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No matter how many times Obama dismisses the rumors that he's a muslim, the suspicion won't go away. A survey done by CNN interviewed twenty random pedestrians. Among them, only one believed he is not muslim. The rest either suspect or believe he's a muslim. When asked why, they cited Internet sources but had no proof whatsoever.

Are there any mistakes?
Thansk.
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New2grammarNo matter how many times Obama dismisses the rumors that he's a muslim, the suspicion won't go away. A survey done by CNN interviewed twenty random pedestrians. Among them, only one believed he is was not a muslim. The rest either suspected or believed he's was a muslim. When asked why, they cited Internet sources but had no proof whatsoever.
"Among them, only one believed he was not a muslim". In this sentence the article is not absolutely necessary. Normally though, whenever we are describing a hidden attribute we always use it.
Huevoswhenever we are describing a hidden attribute we always use it
Thank you, Huevos! Could you explain the above a bit more? I still don't see when to use and when not.
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Only 'Thansk.' ;-)

Note that in the UK, we'd spell 'rumors' as 'rumours' , but your version is correct if you're using American English.
Hi yizhivika. ThanKS Emotion: smile

I'm aware of the different spellings. Thanks again. But I wonder why you didn't pick up the tense mistakes? Are you being lenient?
Not that I like harsh teachers. I'm just trying to see why there are differences between different replies.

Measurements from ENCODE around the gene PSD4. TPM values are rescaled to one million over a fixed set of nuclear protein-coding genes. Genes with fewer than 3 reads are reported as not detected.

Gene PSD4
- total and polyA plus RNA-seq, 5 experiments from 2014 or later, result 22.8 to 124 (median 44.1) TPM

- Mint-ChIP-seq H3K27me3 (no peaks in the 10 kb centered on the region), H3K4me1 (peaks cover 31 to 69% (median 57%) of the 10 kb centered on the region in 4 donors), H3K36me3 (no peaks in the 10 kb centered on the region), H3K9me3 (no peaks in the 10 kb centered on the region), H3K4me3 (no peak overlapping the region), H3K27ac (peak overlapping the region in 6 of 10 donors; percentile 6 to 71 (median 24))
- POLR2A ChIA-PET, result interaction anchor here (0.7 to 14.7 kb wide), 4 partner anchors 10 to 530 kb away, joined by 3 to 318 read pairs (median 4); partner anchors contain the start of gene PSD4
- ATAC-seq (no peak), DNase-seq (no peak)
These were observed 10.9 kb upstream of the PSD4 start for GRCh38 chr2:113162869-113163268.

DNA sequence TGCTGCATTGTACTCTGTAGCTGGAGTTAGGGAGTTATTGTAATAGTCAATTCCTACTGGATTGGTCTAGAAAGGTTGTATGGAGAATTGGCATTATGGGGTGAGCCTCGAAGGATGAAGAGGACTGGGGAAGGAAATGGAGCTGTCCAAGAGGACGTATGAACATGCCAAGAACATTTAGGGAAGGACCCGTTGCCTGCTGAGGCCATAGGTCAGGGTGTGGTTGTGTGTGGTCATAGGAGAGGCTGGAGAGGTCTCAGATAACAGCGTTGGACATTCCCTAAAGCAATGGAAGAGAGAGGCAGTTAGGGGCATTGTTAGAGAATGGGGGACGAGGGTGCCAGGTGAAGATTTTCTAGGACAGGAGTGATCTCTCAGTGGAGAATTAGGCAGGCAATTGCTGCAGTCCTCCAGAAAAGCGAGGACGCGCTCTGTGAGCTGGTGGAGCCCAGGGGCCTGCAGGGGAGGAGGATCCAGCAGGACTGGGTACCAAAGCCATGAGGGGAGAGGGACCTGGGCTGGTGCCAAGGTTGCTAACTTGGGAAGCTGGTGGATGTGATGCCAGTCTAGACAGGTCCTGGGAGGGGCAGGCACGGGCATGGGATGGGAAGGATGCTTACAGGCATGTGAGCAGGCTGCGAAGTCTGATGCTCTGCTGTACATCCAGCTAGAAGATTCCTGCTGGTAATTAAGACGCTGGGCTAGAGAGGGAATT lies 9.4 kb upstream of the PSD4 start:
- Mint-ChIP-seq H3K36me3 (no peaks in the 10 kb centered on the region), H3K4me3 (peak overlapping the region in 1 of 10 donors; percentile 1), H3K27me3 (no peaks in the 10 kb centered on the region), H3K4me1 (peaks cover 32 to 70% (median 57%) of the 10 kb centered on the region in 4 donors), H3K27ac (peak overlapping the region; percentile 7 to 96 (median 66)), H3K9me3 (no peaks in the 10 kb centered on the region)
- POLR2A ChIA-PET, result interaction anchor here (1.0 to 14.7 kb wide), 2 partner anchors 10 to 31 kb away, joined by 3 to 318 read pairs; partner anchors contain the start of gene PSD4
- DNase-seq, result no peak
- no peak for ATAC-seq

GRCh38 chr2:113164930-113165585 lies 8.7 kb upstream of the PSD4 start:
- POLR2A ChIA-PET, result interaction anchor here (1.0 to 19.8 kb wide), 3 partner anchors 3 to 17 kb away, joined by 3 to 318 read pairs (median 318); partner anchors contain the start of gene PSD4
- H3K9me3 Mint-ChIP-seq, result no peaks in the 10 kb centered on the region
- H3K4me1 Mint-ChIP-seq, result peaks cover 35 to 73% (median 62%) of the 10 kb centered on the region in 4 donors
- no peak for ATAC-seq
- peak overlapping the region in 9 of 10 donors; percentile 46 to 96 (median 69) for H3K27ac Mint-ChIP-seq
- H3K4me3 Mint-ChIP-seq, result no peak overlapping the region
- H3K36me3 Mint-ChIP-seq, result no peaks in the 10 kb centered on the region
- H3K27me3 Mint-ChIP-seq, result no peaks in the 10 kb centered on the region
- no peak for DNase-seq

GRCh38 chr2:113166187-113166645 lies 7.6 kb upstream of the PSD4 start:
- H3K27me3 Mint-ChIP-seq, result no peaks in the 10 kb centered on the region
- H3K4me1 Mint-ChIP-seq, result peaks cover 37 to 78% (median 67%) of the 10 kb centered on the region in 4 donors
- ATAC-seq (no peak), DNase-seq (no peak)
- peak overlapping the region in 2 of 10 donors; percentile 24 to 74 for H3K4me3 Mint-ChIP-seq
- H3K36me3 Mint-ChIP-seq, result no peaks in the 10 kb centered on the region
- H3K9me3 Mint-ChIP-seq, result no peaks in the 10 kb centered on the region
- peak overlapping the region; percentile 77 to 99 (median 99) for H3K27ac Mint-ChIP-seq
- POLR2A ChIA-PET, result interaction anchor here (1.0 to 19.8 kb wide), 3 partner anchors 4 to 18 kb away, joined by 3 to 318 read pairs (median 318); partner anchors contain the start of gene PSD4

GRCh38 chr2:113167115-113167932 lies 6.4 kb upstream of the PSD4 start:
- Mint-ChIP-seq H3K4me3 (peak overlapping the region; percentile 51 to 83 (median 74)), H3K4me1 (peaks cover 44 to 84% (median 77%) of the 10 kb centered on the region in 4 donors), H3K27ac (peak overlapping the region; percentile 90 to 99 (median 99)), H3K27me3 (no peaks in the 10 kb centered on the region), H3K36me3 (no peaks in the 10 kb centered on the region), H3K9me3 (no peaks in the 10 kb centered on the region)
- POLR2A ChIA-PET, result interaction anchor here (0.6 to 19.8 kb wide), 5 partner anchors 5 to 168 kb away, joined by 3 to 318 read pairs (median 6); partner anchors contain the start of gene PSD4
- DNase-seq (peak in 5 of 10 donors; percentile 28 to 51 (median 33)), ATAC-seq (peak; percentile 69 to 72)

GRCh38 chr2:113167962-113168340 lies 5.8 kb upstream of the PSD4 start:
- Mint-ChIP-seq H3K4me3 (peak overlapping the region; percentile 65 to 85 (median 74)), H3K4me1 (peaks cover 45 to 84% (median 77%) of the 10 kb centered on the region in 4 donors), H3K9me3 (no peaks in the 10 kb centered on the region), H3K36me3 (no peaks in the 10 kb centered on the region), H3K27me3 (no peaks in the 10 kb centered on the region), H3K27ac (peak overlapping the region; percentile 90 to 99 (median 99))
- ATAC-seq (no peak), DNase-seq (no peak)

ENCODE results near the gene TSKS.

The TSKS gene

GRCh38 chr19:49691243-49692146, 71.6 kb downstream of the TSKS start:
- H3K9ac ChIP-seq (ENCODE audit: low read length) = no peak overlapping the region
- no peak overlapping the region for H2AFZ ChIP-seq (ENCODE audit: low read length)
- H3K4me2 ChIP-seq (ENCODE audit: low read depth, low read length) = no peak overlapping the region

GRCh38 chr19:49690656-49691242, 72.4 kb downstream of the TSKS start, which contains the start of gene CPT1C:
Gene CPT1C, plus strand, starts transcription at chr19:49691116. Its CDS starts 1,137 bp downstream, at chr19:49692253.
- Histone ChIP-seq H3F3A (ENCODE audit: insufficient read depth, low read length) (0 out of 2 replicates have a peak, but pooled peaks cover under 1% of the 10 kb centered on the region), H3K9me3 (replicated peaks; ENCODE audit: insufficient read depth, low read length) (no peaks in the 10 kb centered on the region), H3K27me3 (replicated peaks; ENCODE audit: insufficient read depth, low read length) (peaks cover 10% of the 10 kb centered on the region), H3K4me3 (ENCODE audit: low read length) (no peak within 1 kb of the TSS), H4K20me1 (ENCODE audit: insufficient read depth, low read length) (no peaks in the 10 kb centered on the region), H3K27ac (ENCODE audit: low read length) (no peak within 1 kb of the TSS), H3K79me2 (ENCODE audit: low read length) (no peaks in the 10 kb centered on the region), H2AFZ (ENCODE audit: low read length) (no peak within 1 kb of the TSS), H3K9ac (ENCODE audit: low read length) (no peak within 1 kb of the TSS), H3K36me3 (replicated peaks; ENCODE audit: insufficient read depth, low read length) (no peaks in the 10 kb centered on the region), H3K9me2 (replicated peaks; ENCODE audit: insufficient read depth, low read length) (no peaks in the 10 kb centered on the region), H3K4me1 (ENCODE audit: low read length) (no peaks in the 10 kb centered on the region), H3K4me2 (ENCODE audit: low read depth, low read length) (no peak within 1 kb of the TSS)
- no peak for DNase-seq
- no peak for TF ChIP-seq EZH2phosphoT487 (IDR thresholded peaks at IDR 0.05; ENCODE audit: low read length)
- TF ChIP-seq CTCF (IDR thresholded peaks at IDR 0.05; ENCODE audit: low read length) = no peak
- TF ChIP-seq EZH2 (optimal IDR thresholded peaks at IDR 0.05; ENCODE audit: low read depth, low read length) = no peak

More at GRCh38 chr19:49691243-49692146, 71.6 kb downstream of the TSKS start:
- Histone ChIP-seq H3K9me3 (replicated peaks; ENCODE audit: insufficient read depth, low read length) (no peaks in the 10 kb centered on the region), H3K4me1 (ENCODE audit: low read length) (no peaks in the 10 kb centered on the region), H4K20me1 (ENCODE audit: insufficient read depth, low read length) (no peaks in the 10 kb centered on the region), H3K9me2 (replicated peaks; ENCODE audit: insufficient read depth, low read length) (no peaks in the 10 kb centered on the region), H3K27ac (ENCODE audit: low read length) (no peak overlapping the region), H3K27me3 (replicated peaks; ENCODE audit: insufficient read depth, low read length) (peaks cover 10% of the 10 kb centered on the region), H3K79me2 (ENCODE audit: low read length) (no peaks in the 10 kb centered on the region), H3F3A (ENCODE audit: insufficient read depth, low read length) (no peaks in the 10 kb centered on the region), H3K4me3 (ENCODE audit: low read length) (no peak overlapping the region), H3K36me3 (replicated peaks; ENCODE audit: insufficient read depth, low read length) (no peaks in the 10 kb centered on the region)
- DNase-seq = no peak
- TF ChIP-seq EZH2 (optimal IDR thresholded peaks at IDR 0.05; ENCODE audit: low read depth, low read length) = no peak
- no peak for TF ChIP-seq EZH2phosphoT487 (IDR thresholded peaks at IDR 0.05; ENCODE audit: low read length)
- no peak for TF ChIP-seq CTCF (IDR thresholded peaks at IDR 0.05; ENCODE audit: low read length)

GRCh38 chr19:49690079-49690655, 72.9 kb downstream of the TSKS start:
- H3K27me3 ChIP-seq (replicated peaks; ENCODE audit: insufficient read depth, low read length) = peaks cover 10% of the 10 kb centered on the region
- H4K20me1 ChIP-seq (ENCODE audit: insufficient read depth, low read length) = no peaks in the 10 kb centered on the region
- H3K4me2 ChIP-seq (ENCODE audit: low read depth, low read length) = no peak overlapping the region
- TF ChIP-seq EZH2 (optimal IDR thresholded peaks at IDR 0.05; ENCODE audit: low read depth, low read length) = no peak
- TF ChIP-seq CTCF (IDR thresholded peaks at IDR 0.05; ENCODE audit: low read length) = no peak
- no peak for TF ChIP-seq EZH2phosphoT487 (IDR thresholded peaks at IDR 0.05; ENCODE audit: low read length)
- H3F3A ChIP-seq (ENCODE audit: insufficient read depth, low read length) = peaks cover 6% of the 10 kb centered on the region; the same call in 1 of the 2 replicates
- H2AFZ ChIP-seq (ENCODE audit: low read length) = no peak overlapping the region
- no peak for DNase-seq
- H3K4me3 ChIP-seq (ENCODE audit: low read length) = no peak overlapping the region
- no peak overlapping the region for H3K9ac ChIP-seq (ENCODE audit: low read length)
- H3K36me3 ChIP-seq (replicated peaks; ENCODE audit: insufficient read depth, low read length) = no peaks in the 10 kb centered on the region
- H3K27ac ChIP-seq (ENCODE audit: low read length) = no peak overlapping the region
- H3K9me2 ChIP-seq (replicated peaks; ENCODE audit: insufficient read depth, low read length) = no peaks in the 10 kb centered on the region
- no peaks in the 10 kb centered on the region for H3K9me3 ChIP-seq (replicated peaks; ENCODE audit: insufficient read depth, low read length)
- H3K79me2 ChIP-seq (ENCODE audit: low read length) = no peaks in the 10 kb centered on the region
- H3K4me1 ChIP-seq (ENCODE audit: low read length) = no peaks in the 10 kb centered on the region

Muslim should have a capital M.

(Was this an actual story, or are you just practicing? I find it appalling that words like "suspect him of being" are used, as though practioners of Islam are somehow something to be suspicious of. Suspect of being a drug user, or an adulterer, but ... for a religion? Sad.)

I think you can use the present tense (is a Muslim) in this case because it's something that remains true, but make sure that you are consistent with your usage throughout. Remember that with reported speech, you can always backshift (was) if you choose, but you can sometimes use the present if what was stated remains true.
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New2grammarCould you explain the above a bit more?
Well even for a native it is not so clear. In the case of "muslim" you can say "muslim" or "a muslim". The former is adjective and the latter a noun. Both are grammatical but in such a case (non-physical attribute) it is more usual to go for the noun. The opposite is true for a physical attribute, i.e. it is more usual to say "she is blonde with blue eyes" than "she is a blonde with blue eyes".
When we use the noun we are looking at the person as the member of a group whereas when we use the adjective we are viewing them as an individual.
Yes, perhaps I was being a bit too lenient in my response! The kind of switching of tenses that you demonstrated would be fairly common in colloquial English, but you should pay heed to what Huevos has written, as strictly speaking it's correct.

That said, your English is pretty good....:-)
Grammar Geek(Was this an actual story, or are you just practicing?
I'm practising with true facts. Perhaps, my poor English may have distorted the facts.

I wanted to say some people strongly believe he's a muslim while some others think it's possible (I chose the word suspect to describe this and believe to describe the former) Any good suggestions to describe them?
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